You may seek religious asylum in the United States as religion is one of the grounds for applying for asylum in the United States. In case you fear that you will be punished or harmed in your country for believing or not believing in any God (or gods), then you qualify for religious asylum. For example, if you are from Iran and you changed your religion from Islam to Baha’i, you may apply for religious asylum.
U.S. Citizenship and Immigration Services (USCIS) and U.S. laws in general do not define what is a religion. Religion is a very broad term that includes not only Islam, Christianity, or Judaism, but also many other less familiar or widespread beliefs. What this means is that you may not belong to one of the most popular religions to qualify for religious asylum. If you think that you will be persecuted or you already were persecuted for your beliefs, then moving to the United States can be your option to find shelter.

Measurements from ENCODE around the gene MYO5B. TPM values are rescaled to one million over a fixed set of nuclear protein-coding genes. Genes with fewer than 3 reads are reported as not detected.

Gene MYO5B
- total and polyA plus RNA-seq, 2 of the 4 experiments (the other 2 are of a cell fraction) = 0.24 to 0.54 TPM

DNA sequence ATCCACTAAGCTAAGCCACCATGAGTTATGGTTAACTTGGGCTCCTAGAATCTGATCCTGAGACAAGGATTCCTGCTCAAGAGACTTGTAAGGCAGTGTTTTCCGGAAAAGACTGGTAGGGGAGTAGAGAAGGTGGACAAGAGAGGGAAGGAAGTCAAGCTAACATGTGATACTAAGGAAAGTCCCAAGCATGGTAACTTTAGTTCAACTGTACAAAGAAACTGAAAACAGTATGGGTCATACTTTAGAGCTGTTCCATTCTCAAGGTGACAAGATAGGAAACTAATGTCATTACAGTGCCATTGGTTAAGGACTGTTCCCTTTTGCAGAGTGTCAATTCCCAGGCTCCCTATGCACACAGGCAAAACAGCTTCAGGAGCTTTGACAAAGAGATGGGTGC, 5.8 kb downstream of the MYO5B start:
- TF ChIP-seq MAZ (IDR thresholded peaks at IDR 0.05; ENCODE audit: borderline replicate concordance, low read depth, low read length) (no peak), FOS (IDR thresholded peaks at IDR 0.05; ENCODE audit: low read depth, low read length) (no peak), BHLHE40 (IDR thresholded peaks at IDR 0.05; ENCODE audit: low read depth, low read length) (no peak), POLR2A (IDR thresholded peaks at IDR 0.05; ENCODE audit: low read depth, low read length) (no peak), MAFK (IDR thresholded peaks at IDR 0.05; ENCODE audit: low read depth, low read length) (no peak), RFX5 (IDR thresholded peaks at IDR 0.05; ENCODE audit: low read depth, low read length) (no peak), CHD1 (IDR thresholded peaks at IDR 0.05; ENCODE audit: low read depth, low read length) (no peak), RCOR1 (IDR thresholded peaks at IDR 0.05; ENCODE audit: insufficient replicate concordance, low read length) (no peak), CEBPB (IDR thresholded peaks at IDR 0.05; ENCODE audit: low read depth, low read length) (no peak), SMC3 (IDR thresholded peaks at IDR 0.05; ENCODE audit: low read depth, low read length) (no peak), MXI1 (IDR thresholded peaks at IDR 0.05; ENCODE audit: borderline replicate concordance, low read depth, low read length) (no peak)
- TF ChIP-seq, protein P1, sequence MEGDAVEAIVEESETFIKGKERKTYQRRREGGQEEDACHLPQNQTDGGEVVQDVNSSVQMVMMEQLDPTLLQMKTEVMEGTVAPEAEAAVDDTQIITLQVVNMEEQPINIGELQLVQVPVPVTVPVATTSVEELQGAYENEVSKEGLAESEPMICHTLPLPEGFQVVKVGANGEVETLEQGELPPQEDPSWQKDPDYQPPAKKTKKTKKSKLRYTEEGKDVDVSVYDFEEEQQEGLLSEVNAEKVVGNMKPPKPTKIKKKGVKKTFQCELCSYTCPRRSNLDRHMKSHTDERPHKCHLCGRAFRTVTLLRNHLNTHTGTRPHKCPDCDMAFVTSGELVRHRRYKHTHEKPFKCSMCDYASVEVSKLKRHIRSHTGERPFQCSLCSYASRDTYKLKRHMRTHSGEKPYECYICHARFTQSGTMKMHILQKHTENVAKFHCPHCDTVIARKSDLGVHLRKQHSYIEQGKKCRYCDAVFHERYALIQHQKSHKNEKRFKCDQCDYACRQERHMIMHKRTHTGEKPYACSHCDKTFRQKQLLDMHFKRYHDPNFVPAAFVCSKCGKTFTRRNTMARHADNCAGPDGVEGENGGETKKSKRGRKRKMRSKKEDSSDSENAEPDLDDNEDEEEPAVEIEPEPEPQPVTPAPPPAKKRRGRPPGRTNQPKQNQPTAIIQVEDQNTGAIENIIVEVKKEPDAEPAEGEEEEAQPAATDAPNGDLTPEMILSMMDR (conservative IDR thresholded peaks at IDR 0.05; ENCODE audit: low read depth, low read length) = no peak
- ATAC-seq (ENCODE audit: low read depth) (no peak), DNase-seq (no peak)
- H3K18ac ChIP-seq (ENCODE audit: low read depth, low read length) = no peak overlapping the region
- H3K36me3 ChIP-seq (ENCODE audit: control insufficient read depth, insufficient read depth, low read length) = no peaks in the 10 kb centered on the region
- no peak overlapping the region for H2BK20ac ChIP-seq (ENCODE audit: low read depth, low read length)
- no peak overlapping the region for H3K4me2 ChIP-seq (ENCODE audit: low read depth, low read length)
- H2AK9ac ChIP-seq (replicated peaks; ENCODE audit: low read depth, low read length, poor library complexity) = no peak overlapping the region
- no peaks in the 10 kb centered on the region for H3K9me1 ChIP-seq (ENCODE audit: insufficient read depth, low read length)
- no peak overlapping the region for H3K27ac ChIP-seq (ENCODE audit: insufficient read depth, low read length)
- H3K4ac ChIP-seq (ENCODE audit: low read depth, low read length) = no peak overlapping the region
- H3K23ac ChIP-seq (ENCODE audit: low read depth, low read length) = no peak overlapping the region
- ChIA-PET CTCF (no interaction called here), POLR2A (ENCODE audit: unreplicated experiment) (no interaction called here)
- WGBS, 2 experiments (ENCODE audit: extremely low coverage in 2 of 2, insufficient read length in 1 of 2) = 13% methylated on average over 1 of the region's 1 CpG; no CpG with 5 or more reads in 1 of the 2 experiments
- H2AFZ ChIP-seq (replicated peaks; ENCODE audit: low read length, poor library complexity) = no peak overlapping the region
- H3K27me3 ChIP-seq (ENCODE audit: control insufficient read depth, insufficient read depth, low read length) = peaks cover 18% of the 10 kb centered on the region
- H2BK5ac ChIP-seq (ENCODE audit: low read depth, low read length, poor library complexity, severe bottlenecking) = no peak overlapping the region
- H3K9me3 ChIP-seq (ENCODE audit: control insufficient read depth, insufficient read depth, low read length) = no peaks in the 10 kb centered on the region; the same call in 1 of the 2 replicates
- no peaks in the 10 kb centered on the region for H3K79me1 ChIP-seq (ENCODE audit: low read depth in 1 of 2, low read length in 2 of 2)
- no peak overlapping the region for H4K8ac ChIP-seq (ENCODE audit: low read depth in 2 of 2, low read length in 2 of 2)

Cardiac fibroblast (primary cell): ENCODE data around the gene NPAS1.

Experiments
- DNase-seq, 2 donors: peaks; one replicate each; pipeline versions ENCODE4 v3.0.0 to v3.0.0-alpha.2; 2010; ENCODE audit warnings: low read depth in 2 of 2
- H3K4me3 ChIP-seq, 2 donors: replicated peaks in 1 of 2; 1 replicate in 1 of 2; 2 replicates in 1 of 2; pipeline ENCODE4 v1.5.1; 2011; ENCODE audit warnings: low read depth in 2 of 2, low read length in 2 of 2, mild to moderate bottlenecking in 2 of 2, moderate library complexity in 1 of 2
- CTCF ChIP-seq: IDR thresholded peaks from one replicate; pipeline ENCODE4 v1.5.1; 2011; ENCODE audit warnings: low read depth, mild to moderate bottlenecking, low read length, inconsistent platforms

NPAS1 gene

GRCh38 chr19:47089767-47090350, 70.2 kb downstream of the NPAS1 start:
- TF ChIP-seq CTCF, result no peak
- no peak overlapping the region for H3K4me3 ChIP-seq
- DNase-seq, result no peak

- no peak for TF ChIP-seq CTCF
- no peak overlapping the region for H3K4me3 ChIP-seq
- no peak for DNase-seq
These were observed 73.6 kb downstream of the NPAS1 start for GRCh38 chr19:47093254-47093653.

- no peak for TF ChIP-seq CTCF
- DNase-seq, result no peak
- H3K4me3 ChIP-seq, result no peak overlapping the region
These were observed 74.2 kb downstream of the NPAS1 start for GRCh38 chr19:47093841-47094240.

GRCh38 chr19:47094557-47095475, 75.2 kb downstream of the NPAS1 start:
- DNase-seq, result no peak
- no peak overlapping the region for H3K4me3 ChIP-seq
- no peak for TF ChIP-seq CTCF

Should you apply for religious asylum in the U.S., you must be prepared for an interview with an asylum officer or for a hearing with the Immigration Judge. You must gather enough documentation to prove that you were or will be harmed for your beliefs in your home country.
During the interview, USCIS will want to understand if you know the practices that are applied in your religion. As for evidence, you must provide clear documentation such as photos, videos, or statements of religion experts to prove that your religion was the ground for your punishment in your country. You will have to tell USCIS any details related to your potential or inflicted persecution, such as:
To qualify for religious asylum, you must also meet the basic requirements as required by U.S. immigration laws. You may need help from an immigration attorney or lawyer who will verify your data and acknowledge if you can apply for religious asylum. We strongly recommend that you consult a lawyer to increase your chances of receiving asylum in the United States on the ground of religion.